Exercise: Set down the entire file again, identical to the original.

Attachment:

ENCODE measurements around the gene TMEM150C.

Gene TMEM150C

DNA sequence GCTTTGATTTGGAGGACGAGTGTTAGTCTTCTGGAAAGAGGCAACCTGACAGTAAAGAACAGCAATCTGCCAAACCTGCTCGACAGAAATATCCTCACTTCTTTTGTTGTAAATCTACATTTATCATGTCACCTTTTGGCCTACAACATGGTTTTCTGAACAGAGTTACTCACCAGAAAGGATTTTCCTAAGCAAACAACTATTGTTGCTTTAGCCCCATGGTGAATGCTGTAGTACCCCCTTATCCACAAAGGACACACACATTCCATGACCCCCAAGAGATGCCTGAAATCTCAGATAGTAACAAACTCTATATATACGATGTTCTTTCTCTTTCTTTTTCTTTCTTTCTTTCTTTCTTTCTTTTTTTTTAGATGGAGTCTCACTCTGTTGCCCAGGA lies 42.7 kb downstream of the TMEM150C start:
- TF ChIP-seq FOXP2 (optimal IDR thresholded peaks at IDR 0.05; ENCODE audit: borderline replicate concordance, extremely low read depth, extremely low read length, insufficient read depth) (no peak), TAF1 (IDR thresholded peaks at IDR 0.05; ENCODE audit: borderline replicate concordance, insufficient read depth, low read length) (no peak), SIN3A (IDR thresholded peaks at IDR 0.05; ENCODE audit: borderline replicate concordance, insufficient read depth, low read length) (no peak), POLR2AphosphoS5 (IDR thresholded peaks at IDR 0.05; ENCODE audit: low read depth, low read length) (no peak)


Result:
ENCODE measurements around the gene TMEM150C.

Gene TMEM150C

DNA sequence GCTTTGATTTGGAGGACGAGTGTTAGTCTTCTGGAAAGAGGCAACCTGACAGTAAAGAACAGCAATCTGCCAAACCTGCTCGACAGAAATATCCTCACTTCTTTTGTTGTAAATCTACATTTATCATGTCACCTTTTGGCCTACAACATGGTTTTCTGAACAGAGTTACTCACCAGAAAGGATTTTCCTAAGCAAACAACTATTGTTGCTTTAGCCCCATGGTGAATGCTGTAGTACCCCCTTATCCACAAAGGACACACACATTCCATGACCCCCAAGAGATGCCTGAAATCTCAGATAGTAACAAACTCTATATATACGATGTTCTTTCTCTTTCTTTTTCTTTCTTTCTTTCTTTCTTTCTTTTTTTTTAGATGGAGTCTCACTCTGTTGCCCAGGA lies 42.7 kb downstream of the TMEM150C start:
- TF ChIP-seq FOXP2 (optimal IDR thresholded peaks at IDR 0.05; ENCODE audit: borderline replicate concordance, extremely low read depth, extremely low read length, insufficient read depth) (no peak), TAF1 (IDR thresholded peaks at IDR 0.05; ENCODE audit: borderline replicate concordance, insufficient read depth, low read length) (no peak), SIN3A (IDR thresholded peaks at IDR 0.05; ENCODE audit: borderline replicate concordance, insufficient read depth, low read length) (no peak), POLR2AphosphoS5 (IDR thresholded peaks at IDR 0.05; ENCODE audit: low read depth, low read length) (no peak)